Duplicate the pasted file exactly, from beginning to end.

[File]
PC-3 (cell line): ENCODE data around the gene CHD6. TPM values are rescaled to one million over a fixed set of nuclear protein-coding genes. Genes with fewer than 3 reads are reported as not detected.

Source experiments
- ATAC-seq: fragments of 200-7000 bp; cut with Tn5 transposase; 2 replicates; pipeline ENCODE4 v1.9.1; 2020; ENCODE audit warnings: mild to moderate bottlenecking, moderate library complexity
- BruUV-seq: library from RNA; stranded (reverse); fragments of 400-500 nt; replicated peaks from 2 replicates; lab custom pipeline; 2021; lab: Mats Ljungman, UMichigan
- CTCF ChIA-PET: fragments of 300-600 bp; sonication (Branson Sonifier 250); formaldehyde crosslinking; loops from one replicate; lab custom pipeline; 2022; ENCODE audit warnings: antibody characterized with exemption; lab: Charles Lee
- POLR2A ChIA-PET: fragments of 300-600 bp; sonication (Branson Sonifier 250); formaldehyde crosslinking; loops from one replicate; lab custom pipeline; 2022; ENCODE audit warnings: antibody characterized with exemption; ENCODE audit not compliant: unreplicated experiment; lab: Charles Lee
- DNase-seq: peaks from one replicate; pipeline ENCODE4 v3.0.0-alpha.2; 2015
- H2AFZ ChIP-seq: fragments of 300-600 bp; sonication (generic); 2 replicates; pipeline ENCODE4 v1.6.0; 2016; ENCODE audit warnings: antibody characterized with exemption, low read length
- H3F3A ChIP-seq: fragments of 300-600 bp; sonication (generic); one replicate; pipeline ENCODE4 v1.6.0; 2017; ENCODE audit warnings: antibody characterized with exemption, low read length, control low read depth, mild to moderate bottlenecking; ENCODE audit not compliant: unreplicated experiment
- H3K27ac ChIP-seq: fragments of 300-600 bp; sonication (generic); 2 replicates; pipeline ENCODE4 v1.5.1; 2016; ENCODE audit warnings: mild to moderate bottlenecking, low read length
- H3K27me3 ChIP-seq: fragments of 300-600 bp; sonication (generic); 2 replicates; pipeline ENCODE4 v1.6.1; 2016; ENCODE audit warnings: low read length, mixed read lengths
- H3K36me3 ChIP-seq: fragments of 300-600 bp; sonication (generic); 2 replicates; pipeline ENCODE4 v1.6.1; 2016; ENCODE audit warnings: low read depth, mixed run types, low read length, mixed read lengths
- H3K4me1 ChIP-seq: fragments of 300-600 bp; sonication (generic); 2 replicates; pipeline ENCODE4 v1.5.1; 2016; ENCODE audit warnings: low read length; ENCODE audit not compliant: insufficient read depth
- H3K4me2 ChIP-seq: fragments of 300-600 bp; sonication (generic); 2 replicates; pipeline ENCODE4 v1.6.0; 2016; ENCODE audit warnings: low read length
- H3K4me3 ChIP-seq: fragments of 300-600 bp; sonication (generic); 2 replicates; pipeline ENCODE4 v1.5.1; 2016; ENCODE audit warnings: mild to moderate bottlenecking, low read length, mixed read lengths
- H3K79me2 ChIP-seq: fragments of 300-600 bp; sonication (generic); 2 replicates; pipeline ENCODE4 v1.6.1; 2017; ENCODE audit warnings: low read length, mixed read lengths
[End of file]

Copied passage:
PC-3 (cell line): ENCODE data around the gene CHD6. TPM values are rescaled to one million over a fixed set of nuclear protein-coding genes. Genes with fewer than 3 reads are reported as not detected.

Source experiments
- ATAC-seq: fragments of 200-7000 bp; cut with Tn5 transposase; 2 replicates; pipeline ENCODE4 v1.9.1; 2020; ENCODE audit warnings: mild to moderate bottlenecking, moderate library complexity
- BruUV-seq: library from RNA; stranded (reverse); fragments of 400-500 nt; replicated peaks from 2 replicates; lab custom pipeline; 2021; lab: Mats Ljungman, UMichigan
- CTCF ChIA-PET: fragments of 300-600 bp; sonication (Branson Sonifier 250); formaldehyde crosslinking; loops from one replicate; lab custom pipeline; 2022; ENCODE audit warnings: antibody characterized with exemption; lab: Charles Lee
- POLR2A ChIA-PET: fragments of 300-600 bp; sonication (Branson Sonifier 250); formaldehyde crosslinking; loops from one replicate; lab custom pipeline; 2022; ENCODE audit warnings: antibody characterized with exemption; ENCODE audit not compliant: unreplicated experiment; lab: Charles Lee
- DNase-seq: peaks from one replicate; pipeline ENCODE4 v3.0.0-alpha.2; 2015
- H2AFZ ChIP-seq: fragments of 300-600 bp; sonication (generic); 2 replicates; pipeline ENCODE4 v1.6.0; 2016; ENCODE audit warnings: antibody characterized with exemption, low read length
- H3F3A ChIP-seq: fragments of 300-600 bp; sonication (generic); one replicate; pipeline ENCODE4 v1.6.0; 2017; ENCODE audit warnings: antibody characterized with exemption, low read length, control low read depth, mild to moderate bottlenecking; ENCODE audit not compliant: unreplicated experiment
- H3K27ac ChIP-seq: fragments of 300-600 bp; sonication (generic); 2 replicates; pipeline ENCODE4 v1.5.1; 2016; ENCODE audit warnings: mild to moderate bottlenecking, low read length
- H3K27me3 ChIP-seq: fragments of 300-600 bp; sonication (generic); 2 replicates; pipeline ENCODE4 v1.6.1; 2016; ENCODE audit warnings: low read length, mixed read lengths
- H3K36me3 ChIP-seq: fragments of 300-600 bp; sonication (generic); 2 replicates; pipeline ENCODE4 v1.6.1; 2016; ENCODE audit warnings: low read depth, mixed run types, low read length, mixed read lengths
- H3K4me1 ChIP-seq: fragments of 300-600 bp; sonication (generic); 2 replicates; pipeline ENCODE4 v1.5.1; 2016; ENCODE audit warnings: low read length; ENCODE audit not compliant: insufficient read depth
- H3K4me2 ChIP-seq: fragments of 300-600 bp; sonication (generic); 2 replicates; pipeline ENCODE4 v1.6.0; 2016; ENCODE audit warnings: low read length
- H3K4me3 ChIP-seq: fragments of 300-600 bp; sonication (generic); 2 replicates; pipeline ENCODE4 v1.5.1; 2016; ENCODE audit warnings: mild to moderate bottlenecking, low read length, mixed read lengths
- H3K79me2 ChIP-seq: fragments of 300-600 bp; sonication (generic); 2 replicates; pipeline ENCODE4 v1.6.1; 2017; ENCODE audit warnings: low read length, mixed read lengths